A green economy is one that allocates environmental benefits and costs fairly to achieve a more just and equitable society. Our coalition members share some practical thinking on how to ensure a socially just transition.
9 theses on criticizing the green economy
The authors call for radical realism and the courage to recognize the complexity of the global crises. They assert that the key will be to keep advancing the project of the modern era while taking our current knowledge of the planet’s boundaries and a vision of broad democratic participation and the end of poverty and injustice into account.... Continue reading
A personal perspective on the ethics of climate change
I am an astronomer. I am mindful that our Earth is 45 million centuries old, but that this century is special.
It is the first century when one species – ours – can determine the fate of the biosphere. That is because of anthropogenic stresses to ecosystems, and the unintended downsides of advanced technologies.
Laudato Si’: the Pope’s call to action on sustainable development
Encyclicals are letters to the Catholic Church outlining the thinking of the Pope and in this case of the Bishops of the world. They do not normally generate global media interest and get leaked ahead of time. But like so much done by Pope Francis, this encyclical bucks the trend.... Continue reading
Why population matters to Green Economy
Economics deals with the large and the small. The world economy is summarized in global GDP, but is dependent on billions of individual decisions. So it is with population. When we die, where we live, how many children we have: these are all personal to each individual. And yet, in the last fifty years, half a life time for some, human numbers have more than doubled, from three to seven billion.... Continue reading
The green economy: a story of atonement?
Last week I attended a fascinating supper hosted by Tearfund – the development charity working with Christian agencies worldwide to tackle poverty – which is asking some big questions that chime with our mission at the Green Economy Coalition (GEC): what does a just and sustainable economy look like? What new models for influence will be needed to unlock change on this scale?... Continue reading
Real Green Economies: Report (PDF)
On 24-26 February 2014, forty individuals representing diverse views including trade unions, business, civil society and policy convened at Wilton Park to discuss ‘Real Green Economies’. Contrary to the macro-economic models and analytical frameworks that have been developed by international institutions, the conference aimed to understand what solutions and actions are being taken by communities to transform their local economies. Stakeholders shared their experiences of different approaches – some of which have happened in absence of government intervention.... Continue reading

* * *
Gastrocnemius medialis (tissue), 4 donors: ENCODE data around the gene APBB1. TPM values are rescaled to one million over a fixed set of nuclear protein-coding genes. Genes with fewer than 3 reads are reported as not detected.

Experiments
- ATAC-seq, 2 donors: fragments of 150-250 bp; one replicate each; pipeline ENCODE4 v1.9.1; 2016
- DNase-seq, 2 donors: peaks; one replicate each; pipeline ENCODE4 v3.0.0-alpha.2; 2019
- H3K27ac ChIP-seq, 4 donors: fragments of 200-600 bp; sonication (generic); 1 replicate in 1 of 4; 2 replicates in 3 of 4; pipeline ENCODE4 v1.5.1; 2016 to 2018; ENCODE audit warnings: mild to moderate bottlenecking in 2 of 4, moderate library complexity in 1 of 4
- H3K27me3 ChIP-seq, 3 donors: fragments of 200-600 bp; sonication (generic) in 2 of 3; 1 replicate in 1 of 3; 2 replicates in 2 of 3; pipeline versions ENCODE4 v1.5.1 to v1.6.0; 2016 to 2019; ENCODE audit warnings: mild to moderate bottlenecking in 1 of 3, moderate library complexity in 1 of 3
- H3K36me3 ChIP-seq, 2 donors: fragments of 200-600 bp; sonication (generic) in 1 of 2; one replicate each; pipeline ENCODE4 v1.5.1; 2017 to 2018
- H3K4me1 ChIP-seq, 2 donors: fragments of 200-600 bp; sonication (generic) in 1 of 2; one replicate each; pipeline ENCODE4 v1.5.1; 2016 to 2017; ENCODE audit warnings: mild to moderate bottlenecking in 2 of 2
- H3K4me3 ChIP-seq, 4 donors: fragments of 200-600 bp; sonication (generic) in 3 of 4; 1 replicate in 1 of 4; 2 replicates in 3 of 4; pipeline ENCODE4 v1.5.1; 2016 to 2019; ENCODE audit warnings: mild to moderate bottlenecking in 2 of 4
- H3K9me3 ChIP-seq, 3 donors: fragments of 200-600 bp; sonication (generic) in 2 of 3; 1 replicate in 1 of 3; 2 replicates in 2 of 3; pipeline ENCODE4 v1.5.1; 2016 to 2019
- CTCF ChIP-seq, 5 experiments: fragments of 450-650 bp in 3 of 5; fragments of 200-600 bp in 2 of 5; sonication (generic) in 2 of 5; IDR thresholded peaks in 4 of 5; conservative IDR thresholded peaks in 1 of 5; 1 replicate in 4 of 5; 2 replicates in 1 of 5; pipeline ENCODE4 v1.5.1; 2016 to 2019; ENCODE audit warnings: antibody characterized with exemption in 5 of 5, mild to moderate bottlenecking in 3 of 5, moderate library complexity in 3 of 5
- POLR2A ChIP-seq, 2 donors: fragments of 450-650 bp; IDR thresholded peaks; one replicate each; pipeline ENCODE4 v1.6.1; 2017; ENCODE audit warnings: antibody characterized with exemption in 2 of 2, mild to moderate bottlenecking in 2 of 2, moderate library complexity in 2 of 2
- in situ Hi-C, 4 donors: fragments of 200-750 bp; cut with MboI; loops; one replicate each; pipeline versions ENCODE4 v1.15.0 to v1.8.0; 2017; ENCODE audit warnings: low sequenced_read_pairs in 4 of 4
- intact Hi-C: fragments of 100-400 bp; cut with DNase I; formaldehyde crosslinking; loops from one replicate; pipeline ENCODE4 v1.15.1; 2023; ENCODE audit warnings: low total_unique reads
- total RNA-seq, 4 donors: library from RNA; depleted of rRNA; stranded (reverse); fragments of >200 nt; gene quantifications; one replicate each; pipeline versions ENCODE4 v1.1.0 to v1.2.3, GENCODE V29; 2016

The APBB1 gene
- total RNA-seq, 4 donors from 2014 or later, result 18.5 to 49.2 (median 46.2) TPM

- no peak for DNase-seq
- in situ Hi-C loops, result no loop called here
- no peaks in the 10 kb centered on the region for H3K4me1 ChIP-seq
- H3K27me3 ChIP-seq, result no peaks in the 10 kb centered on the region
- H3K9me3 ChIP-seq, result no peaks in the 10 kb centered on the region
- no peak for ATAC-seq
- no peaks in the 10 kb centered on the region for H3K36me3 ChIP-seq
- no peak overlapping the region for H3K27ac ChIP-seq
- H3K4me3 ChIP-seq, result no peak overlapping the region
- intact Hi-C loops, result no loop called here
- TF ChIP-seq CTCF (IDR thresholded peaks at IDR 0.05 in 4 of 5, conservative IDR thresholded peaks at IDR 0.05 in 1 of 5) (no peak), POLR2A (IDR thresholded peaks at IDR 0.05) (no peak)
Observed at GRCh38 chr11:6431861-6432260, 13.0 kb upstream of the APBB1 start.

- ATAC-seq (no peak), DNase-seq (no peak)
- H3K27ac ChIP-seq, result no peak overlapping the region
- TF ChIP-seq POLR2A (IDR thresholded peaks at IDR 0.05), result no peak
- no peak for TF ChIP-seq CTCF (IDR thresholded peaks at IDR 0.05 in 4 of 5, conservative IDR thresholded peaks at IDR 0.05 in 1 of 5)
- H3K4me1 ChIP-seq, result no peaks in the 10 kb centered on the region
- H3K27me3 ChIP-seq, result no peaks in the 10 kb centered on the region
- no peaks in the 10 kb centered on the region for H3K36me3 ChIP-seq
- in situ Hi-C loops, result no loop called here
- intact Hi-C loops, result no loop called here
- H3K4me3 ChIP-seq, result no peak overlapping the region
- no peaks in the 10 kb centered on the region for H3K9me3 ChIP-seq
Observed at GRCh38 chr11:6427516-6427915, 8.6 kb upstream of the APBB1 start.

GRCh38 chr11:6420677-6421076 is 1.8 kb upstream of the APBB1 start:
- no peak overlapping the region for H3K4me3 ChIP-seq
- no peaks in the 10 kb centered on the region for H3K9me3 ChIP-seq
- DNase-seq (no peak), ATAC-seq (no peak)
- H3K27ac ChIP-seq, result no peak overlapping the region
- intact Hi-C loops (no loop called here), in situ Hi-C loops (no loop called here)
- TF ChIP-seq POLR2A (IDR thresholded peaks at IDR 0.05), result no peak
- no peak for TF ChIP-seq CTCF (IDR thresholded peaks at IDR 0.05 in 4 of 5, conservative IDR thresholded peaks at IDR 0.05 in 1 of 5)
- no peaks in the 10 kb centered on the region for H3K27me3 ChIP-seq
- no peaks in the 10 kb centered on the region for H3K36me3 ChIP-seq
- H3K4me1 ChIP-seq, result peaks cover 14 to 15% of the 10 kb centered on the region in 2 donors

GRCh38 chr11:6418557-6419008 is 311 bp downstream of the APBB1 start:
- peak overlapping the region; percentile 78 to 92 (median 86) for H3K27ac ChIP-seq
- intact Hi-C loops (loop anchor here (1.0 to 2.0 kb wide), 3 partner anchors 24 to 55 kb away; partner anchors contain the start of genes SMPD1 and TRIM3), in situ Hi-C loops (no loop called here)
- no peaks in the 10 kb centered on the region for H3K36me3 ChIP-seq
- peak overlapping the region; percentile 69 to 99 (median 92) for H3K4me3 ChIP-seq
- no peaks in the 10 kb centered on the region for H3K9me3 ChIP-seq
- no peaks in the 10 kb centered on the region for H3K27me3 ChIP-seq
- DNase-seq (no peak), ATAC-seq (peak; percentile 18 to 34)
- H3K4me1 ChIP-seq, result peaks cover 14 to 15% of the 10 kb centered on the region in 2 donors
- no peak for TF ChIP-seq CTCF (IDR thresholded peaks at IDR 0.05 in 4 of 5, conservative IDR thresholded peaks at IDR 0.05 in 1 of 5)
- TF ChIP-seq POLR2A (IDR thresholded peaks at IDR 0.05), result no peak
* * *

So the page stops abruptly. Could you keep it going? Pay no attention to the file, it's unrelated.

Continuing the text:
Making green and social entrepreneurship work for all in the developing world
With the target date for the Millennium Development Goals (MDGs) approaching, consultations are taking place globally to draw out insights that can contribute to the “Post-2015 Development Agenda and Framework”. In this context, the SEED Initiative recently took part in the interactive, multi-stakeholder discussion: “Scaling up partnerships in food and nutritional security and marine resources”, which was part of the joint General Assem... Continue reading
The Snark of Inclusive Growth
On Thursday we will receive the report from the United Nations General Assembly meeting that has been running in New York since last week. One of the major agenda items has been defining Sustainable Development Goals (SDGs) for the world, to replace the Millennium Development Goals (MDGs) that expire in 2015. Amidst the usual disagreements, ‘inclusive growth’ is one of the big ideas for the SDGs that the world’s leaders seem to agree on. It is an appealing idea but an elusive one.... Continue reading
The Caribbean “green economy”: A journey from theory to action
The last several years have been rough for Caribbean economies. Their reliance on natural resource dependent export sectors such as tourism and agriculture make them perpetually vulnerable to global economic shifts and environmental hazards like hurricanes and, over the longer term, climate change. There is evidence of the breaching of some ecological limits due to over-exploitation of resources such as fisheries. Worldwide economic volatility and deepening recession have greatly increased vulnerability.... Continue reading
What green growth means in developing countries
A year ago, I attended the Rio+20 Conference at Rio de Janeiro, a city famous for its beach resorts, Carnival, and natural landscape. But to people like me who work on development and environmental issues, Rio is a place of pilgrimage due to its significance in setting the sustainable development agenda back in 1992.... Continue reading